“For years,” Cafe Como’s press materials declare, “the residents of the North San Fernando Valley have tried to convince anyone who would listen that: 1. They were more than just a bedroom community; 2. Their palates were just as sophisticated as their brethren across the hill--and they didn’t mean Simi Valley; 3. Permits would be granted to restaurants other than just fast food and family restaurants; 4. Those howling sounds were not Santa Ana winds, but the fervent cries of gourmands begging for an elegant Northern Italian dinner house with good credentials that could be a ‘Dining Experience.’ ”
And now, five months in business, here it is: Cafe Como, smack dab in the midst of a shopping center in Northridge, surrounded by a supermarket, a sea of cars, and a hamburger/ice cream emporium called Fuddruckers, worth mentioning because of its riveting window display: half a dozen slaughtered and skinned steers hung whole from hooks.
Inside Cafe Como, the scene fortunately softens to one of bentwood chairs, pink tablecloths, mirrored walls, ficus trees strung with lights. Up above are banks of paned windows with planted window boxes that give the place the feel of an outdoor piazza.
Dark-haired, dark-eyed Italian waiters wear tuxedos. At my table, the L.A. contingent, I wear silk, Charlotte wears pearls, Murray wears a tie. Around us, the citizens of the North Valley are dressed more in tune with the shopping center surroundings, in shirt-sleeves and slacks, blouses and skirts. The place is doing steady, if not land-office business.
The menu lists dishes we on the south side of the hills take for granted-- carpaccio , bresaola, pasta this and veal and chicken that, calamari , cioppino . Chef Giuseppe Pupillo, ex of Rosa’s in Baldwin Park and Mauro’s in Glendale, puts the dishes through their paces with a fairly sure hand that only occasionally gets shaky.
Carpaccio is just fine; bresaola , the dried beef, is good, calamari fritti could be crisper. Insalata caprese (mozzarella, sliced tomatoes, basil leaves and Italian style ham) is artistically presented, but needs a sexier dressing. Vongole alla napoletana is sexy--fresh, tender clams in a light yet garlicky tomato sauce.
This chef does great things with garlic. Conchiglie alla brese (pasta shells with sauteed broccoli and butter and garlic sauce) is ambrosia to a garlic freak, and a special dinner on a subsequent night--jumbo striped-shrimp baked with butter, garlic and breadcrumbs, also has wonderful flavor, although the shrimp is overcooked and slightly dry--a sad near-miss. Pollo piccata (with lemon, butter, capers and mushrooms) suffers the same problem--good sauce, dry chicken, but a great price, $10.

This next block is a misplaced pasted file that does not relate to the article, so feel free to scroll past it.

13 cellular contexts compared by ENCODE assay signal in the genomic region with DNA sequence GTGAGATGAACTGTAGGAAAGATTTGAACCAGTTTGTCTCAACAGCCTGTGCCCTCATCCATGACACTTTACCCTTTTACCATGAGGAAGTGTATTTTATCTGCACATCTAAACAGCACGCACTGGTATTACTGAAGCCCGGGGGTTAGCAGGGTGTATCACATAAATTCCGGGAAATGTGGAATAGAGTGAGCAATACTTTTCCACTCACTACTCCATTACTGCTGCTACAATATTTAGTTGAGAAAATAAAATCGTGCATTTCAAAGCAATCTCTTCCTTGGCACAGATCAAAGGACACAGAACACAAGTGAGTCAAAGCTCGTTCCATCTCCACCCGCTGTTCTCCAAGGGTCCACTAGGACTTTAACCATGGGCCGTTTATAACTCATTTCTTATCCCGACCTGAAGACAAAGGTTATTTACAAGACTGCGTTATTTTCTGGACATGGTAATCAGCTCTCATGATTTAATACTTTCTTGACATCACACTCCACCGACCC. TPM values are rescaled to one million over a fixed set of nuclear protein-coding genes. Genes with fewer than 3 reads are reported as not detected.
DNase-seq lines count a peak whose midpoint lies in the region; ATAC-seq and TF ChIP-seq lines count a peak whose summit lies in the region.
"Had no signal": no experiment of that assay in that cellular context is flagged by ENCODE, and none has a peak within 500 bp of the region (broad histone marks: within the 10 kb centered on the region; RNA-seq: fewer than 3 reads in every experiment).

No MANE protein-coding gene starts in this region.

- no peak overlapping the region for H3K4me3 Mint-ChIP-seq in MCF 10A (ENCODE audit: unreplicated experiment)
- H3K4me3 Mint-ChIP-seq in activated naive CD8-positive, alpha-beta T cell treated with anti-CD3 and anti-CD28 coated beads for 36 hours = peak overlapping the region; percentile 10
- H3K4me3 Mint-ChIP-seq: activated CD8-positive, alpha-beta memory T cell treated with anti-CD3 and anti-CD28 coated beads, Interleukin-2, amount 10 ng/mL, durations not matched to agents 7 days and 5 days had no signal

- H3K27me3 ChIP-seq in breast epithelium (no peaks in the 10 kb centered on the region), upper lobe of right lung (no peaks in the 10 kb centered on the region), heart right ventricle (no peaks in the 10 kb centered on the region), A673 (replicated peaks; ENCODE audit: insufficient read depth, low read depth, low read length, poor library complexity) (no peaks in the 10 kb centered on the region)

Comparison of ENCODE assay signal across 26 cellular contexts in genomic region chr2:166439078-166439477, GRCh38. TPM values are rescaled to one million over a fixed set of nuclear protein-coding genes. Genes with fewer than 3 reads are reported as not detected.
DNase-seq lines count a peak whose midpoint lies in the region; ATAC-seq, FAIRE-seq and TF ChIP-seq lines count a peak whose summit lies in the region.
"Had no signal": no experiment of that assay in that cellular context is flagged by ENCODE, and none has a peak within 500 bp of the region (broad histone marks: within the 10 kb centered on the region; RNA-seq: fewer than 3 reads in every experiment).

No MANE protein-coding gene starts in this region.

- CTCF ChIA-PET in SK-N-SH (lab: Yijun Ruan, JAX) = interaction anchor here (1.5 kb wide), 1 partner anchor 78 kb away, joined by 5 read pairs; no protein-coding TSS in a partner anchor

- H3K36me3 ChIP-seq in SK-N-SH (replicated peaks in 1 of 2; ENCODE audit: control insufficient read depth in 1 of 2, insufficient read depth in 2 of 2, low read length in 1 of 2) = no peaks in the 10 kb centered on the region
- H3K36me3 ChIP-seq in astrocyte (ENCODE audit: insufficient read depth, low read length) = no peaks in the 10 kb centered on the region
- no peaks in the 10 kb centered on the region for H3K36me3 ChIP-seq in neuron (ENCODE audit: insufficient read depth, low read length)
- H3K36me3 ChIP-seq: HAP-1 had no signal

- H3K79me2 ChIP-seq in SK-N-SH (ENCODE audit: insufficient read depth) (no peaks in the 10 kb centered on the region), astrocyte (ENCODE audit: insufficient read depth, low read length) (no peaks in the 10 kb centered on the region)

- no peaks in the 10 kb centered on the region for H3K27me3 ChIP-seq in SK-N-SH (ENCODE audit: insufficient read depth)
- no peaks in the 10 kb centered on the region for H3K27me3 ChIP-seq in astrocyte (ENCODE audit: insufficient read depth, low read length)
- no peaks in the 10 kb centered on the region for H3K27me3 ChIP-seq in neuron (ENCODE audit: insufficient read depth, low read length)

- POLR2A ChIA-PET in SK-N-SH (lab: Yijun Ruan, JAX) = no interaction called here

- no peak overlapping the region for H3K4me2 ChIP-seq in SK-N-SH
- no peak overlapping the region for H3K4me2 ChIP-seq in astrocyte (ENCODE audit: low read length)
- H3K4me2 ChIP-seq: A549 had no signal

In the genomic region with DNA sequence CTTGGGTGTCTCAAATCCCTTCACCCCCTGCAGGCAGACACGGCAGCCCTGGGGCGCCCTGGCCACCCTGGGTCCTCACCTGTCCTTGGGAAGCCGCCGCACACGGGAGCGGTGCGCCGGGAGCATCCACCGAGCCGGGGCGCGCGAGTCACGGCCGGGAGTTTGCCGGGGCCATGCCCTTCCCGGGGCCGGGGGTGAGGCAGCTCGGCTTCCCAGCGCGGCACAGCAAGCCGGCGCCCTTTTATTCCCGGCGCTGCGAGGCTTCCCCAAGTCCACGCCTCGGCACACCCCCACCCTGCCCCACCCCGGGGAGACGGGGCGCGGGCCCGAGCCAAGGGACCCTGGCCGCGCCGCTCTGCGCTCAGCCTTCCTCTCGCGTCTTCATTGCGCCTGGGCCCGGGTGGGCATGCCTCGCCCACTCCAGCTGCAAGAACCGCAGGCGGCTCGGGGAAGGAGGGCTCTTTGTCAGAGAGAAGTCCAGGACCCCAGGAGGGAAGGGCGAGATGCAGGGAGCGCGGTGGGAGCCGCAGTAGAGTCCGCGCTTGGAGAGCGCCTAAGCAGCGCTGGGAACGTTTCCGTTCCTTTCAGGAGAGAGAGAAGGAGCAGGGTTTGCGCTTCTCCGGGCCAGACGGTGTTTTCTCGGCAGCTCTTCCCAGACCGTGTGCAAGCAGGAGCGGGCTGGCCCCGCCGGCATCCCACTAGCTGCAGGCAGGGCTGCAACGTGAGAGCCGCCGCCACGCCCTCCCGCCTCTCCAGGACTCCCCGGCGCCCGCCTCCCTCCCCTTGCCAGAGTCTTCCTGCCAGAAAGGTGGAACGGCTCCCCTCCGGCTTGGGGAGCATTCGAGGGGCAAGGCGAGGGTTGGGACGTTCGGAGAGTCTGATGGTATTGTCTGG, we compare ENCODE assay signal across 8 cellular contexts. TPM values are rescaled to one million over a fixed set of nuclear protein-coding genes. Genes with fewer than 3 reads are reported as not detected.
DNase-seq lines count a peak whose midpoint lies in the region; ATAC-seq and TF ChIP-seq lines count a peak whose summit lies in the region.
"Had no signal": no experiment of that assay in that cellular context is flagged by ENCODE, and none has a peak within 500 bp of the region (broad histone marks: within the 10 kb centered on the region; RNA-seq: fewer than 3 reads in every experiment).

The only disaster is the linguini alla vongole . It is bland and watery, the clams are tough, and Charlotte had requested extra garlic. When she reminds the waiter of his promise, he immediately takes the dish away and brings a replacement-- piccata al limone , which, unfortunately, seems to have extra lemon while the veal is not as white and tender as it should be. (Another night, though, the scaloppine al marsala is very good on all counts.)
Murray gets the best meal of all, another of the chef’s specials--a veal chop stuffed with prosciutto and mozzarella, baked in a brandy/mushroom sauce. Charlotte, who knows her way around a kitchen, and the world, tastes the sauce and says, “Nothing to be ashamed of”; from her this is a high compliment.
Dinners come with either a green salad in a delicate oil-and-vinegar dressing or minestrone soup. The soup proves that even without garlic the chef can do great things. It’s subtle and fine, with a stock that smacks of integrity.
The L.A. contingent concludes that it will stick with restaurants closer to home, but the howling gourmands of the North Valley can save themselves a trip to town. If they give Cafe Como their support and appreciation, and are demanding, they have a chef capable of satisfying them.
And there are many more items on the menu to lust after--breaded lamb chops with a mustard and red wine sauce, rigatoni with a sauce of walnuts, cream and tomatoes, to name a few, and a floor-to-ceiling wine rack full of Italian, French and California wine to keep them happy. This is a restaurant that could well grow with the territory.
Cafe Como; 19524 Nordhoff Ave., Northridge. (818) 349-9978. Bear and wine only. Reservations essential. All major credit cards. Open for lunch, Monday-Friday, 11:30-2:30; for dinner nightly, 5-10. Dinner for two, food only: $40-$70.
FIRST IMPRESSIONS: “All our food is wonderful!” said the nice young waiter with such enthusiasm that although I didn’t entirely agree with him, I certainly wanted to. The new Cafe La Brea, 7119 Melrose Ave., (213) 937-6241, is an entirely likable little place with a laid-back air. The modestly decorated room looks a bit like a New York coffee house of the ‘60s, but the menu is strictly California in the ‘80s.
It’s an odd mixture of simple French food, (onion soup, omelettes), the ubiquitous pasta dishes and lots of salads--all given a vague Asian twist. You find this not only in the delicate arrangement of the food, but also in the use of ingredients: Fettucini gets a Thai touch with shrimp and squid and sweet basil, a “Tokyo Salad” made of shrimp, tofu and seaweed arrives dressed in miso, and among the appetizers is grilled tofu. Entrees, which range from about $5 to $9, come with soup or salad, and are served with a generous hand. This is not a Great Dining Experience, but you do get a lot of carefully served decent food at a very reasonable price.